Principle #2: Media/technology promotes human autonomy and critical-thinking, not unnecessary dependence on devices: From the earliest of age, we all have a desire to seek out support when the least uncertainty or uneasiness arises. Little kids run to their mom when they fall down. Toddlers cling to their parents in unfamiliar situations. But as we grow older, it is important that we learn to distinguish between moments when we should reach out for help or seek diversion/avoidance, and when we should rely on ourselves (and our Maker) about what we have learned to work through challenges. It is a necessary thing because life only gets busier and more complicated, and those that struggle with even small decisions and tasks will always struggle more with life’s bigger issues.
This vision of autonomy merges with technology in a few ways with our youth. We seek to teach our kids how to use technology as rewards and aids, not necessities and crutches. It is here that mobile devices can become a deterrent to this aspiration, as their “constant companionship” leads our youth to repeatedly text for reassurance, surf for pleasure, or game for engagement. When pressed to divorce from this “companion”, fear and anger often rise up, which contradicts much of what we envision for the growth of our youth. So devices must be withheld, except for periodic, direct use. When this vision comes to fruition, what we see is something truly beautiful. It is the site of a young man or women seeking out their personal call, unsubscribing to the need for repeated assurance and adulation; one where fear of failure gives way to a love of self, of others, and of where they may be called. In their autonomous being, others come to experience this person as authentic, and vibrant, and empathetic, engaged in every way possible to what surrounds them.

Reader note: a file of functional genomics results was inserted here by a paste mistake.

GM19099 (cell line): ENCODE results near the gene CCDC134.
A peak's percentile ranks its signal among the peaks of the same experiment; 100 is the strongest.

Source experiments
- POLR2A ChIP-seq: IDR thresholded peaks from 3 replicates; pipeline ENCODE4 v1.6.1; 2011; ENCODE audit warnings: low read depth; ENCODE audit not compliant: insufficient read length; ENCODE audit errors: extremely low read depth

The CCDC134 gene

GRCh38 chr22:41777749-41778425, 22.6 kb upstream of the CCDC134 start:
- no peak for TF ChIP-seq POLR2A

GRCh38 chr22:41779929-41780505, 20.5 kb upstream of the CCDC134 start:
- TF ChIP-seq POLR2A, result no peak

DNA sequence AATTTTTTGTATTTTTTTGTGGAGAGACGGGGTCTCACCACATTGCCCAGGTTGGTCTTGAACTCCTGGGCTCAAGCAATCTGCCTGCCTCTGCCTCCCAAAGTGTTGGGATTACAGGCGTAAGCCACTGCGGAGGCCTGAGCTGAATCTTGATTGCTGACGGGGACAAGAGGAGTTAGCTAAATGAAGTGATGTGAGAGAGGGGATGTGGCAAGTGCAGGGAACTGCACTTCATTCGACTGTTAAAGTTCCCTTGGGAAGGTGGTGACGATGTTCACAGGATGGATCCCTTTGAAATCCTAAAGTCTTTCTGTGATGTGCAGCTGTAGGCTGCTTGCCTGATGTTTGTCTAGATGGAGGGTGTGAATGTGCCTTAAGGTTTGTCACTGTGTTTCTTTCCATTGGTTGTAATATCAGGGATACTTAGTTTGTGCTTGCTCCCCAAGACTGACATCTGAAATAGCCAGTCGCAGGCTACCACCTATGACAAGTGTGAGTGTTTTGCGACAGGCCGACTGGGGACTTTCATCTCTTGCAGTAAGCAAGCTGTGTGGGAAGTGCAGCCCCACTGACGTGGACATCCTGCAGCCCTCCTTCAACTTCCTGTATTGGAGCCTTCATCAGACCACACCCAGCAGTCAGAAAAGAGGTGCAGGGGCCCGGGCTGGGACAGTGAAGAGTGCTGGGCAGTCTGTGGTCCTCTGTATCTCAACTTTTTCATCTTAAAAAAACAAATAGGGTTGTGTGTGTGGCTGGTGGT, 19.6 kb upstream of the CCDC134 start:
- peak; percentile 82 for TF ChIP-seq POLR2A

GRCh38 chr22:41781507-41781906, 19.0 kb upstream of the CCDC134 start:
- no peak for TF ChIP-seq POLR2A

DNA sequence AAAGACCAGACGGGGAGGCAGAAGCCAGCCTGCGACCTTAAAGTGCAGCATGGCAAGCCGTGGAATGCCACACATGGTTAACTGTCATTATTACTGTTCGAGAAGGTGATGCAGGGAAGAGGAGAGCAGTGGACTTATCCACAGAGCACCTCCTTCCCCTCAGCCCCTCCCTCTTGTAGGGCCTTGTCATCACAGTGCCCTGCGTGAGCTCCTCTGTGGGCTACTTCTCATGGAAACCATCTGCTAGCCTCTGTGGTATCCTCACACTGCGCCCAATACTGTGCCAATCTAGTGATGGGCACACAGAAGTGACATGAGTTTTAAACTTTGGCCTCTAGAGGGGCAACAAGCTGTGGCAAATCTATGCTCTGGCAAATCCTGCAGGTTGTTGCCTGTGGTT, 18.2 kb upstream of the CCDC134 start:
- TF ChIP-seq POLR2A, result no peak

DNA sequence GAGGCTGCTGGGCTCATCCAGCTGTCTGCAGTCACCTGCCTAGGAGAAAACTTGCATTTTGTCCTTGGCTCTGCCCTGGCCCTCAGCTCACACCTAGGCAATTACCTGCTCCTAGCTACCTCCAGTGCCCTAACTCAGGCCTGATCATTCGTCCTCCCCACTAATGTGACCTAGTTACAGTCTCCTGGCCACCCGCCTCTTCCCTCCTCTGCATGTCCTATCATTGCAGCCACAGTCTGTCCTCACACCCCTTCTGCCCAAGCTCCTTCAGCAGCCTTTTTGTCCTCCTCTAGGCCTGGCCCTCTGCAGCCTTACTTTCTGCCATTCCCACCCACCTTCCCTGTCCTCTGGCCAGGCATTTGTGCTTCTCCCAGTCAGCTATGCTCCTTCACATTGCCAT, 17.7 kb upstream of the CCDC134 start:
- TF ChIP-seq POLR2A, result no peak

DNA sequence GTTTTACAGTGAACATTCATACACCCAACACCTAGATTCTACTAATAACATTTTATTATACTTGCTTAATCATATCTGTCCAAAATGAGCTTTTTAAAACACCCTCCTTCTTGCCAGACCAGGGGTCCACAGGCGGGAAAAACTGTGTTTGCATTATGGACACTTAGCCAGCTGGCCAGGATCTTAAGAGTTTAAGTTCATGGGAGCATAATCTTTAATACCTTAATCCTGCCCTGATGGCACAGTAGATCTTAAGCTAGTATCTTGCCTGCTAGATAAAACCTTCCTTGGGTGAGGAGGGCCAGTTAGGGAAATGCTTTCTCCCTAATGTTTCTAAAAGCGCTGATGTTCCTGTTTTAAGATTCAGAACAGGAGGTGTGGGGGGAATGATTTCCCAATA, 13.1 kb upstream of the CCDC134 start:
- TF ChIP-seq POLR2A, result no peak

Principle #3: Media/technology is a means to an end, not an end in itself: If technology is truly a gift to us like fire and water, then it must live by the same rules. We seek fire for warmth, not to die in its intensity. We seek water for restoration, not to drown in its submersion. And we seek technology for its access, not to languish in its immersion. As our youth grow up in a technological way, what we seek for them is to discover how media/technology can link them to an experience already spawned in their own being. Whether it is the moment that worm curls up from a crack in the driveway, and they wonder just how it lives. Whether is when the sun rises in the morning, and they desire to know how and why it ascends. Whether it is the moment they see a plane for the first time, and imagine that someday they might guide its fins.